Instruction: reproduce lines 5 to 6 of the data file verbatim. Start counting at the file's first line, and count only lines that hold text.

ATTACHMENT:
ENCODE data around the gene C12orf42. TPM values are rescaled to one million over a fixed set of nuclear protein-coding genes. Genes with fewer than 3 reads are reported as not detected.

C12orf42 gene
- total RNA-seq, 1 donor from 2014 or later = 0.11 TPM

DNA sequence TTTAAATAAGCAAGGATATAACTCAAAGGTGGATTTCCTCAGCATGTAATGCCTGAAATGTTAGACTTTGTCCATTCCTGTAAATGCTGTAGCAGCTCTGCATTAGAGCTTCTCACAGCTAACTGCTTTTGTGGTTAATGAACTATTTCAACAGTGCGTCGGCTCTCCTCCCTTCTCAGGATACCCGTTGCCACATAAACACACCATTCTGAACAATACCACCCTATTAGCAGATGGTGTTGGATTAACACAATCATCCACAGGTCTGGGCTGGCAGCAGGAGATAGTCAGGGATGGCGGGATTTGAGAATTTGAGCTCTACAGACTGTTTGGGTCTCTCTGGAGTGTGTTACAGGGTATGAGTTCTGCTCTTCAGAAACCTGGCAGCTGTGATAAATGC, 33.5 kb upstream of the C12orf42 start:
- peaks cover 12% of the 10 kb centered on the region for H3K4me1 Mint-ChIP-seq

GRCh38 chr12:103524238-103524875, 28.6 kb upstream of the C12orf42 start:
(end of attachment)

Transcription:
- peaks cover 12% of the 10 kb centered on the region for H3K4me1 Mint-ChIP-seq

GRCh38 chr12:103524238-103524875, 28.6 kb upstream of the C12orf42 start: